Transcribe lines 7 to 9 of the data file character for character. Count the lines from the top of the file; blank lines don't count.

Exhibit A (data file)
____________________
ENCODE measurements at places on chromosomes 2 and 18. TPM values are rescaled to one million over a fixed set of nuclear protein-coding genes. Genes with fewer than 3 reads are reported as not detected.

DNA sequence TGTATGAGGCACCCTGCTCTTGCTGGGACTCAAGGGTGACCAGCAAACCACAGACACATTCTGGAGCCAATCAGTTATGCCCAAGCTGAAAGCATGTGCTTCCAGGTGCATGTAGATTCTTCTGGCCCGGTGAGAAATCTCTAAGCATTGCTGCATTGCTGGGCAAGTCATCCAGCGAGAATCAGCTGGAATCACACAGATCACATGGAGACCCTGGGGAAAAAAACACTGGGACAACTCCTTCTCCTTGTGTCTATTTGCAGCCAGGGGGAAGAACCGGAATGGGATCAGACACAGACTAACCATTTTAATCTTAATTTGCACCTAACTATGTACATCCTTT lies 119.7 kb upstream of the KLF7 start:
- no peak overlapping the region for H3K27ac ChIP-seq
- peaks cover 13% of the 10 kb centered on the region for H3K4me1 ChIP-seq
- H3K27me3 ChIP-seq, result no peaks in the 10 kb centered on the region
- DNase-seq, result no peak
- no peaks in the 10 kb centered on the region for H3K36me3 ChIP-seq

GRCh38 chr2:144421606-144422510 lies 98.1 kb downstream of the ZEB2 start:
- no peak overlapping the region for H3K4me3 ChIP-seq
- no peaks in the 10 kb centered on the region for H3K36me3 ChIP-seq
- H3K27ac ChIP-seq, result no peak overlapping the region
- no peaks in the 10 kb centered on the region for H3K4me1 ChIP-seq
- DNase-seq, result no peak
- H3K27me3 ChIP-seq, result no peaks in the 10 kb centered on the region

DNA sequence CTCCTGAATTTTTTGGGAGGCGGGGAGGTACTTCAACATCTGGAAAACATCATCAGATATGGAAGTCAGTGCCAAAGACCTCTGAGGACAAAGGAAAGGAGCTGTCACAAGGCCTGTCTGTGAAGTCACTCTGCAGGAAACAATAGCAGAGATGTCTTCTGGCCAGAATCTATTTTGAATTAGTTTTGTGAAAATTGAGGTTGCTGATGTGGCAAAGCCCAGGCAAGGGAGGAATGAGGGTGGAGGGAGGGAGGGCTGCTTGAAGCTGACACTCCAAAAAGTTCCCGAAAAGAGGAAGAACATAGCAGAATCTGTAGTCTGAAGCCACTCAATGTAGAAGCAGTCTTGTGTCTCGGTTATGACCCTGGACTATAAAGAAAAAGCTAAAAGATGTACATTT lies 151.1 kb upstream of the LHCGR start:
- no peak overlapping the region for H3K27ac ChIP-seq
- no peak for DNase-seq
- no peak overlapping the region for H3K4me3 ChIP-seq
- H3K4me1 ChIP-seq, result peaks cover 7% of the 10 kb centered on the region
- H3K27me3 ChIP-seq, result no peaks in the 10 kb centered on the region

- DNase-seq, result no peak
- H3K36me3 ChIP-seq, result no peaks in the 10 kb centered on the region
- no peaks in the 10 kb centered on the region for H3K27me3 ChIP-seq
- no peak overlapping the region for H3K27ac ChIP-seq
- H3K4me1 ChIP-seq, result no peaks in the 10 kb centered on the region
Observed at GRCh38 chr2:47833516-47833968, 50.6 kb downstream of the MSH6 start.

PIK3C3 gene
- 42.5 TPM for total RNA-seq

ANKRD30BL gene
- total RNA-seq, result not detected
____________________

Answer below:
- no peaks in the 10 kb centered on the region for H3K36me3 ChIP-seq

GRCh38 chr2:144421606-144422510 lies 98.1 kb downstream of the ZEB2 start:
- no peak overlapping the region for H3K4me3 ChIP-seq